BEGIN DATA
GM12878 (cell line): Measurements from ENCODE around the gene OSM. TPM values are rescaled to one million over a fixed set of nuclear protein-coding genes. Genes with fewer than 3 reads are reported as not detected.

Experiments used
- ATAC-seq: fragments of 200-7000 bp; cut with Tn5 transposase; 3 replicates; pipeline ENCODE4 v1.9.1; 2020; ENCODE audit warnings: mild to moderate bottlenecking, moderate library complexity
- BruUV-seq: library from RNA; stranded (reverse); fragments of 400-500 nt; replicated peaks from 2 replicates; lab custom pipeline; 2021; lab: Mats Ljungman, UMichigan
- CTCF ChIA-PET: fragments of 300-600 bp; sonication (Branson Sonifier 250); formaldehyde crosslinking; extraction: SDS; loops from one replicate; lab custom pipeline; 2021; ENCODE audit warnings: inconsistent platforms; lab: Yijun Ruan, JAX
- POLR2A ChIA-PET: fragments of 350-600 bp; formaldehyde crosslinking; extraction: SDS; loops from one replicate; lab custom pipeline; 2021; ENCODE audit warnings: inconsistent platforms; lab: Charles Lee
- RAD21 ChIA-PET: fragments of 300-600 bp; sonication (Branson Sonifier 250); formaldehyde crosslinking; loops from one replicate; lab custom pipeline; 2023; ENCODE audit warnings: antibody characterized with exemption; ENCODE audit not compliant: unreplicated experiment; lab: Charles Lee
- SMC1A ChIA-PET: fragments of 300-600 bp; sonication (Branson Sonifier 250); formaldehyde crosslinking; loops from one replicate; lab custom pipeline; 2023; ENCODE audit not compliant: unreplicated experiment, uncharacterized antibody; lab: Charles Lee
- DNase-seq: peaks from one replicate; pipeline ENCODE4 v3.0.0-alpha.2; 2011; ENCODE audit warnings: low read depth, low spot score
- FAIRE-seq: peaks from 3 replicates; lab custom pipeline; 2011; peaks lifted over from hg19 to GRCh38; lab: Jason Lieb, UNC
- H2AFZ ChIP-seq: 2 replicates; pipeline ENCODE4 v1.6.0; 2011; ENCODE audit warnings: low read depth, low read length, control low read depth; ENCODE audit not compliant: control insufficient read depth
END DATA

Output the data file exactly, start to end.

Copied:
GM12878 (cell line): Measurements from ENCODE around the gene OSM. TPM values are rescaled to one million over a fixed set of nuclear protein-coding genes. Genes with fewer than 3 reads are reported as not detected.

Experiments used
- ATAC-seq: fragments of 200-7000 bp; cut with Tn5 transposase; 3 replicates; pipeline ENCODE4 v1.9.1; 2020; ENCODE audit warnings: mild to moderate bottlenecking, moderate library complexity
- BruUV-seq: library from RNA; stranded (reverse); fragments of 400-500 nt; replicated peaks from 2 replicates; lab custom pipeline; 2021; lab: Mats Ljungman, UMichigan
- CTCF ChIA-PET: fragments of 300-600 bp; sonication (Branson Sonifier 250); formaldehyde crosslinking; extraction: SDS; loops from one replicate; lab custom pipeline; 2021; ENCODE audit warnings: inconsistent platforms; lab: Yijun Ruan, JAX
- POLR2A ChIA-PET: fragments of 350-600 bp; formaldehyde crosslinking; extraction: SDS; loops from one replicate; lab custom pipeline; 2021; ENCODE audit warnings: inconsistent platforms; lab: Charles Lee
- RAD21 ChIA-PET: fragments of 300-600 bp; sonication (Branson Sonifier 250); formaldehyde crosslinking; loops from one replicate; lab custom pipeline; 2023; ENCODE audit warnings: antibody characterized with exemption; ENCODE audit not compliant: unreplicated experiment; lab: Charles Lee
- SMC1A ChIA-PET: fragments of 300-600 bp; sonication (Branson Sonifier 250); formaldehyde crosslinking; loops from one replicate; lab custom pipeline; 2023; ENCODE audit not compliant: unreplicated experiment, uncharacterized antibody; lab: Charles Lee
- DNase-seq: peaks from one replicate; pipeline ENCODE4 v3.0.0-alpha.2; 2011; ENCODE audit warnings: low read depth, low spot score
- FAIRE-seq: peaks from 3 replicates; lab custom pipeline; 2011; peaks lifted over from hg19 to GRCh38; lab: Jason Lieb, UNC
- H2AFZ ChIP-seq: 2 replicates; pipeline ENCODE4 v1.6.0; 2011; ENCODE audit warnings: low read depth, low read length, control low read depth; ENCODE audit not compliant: control insufficient read depth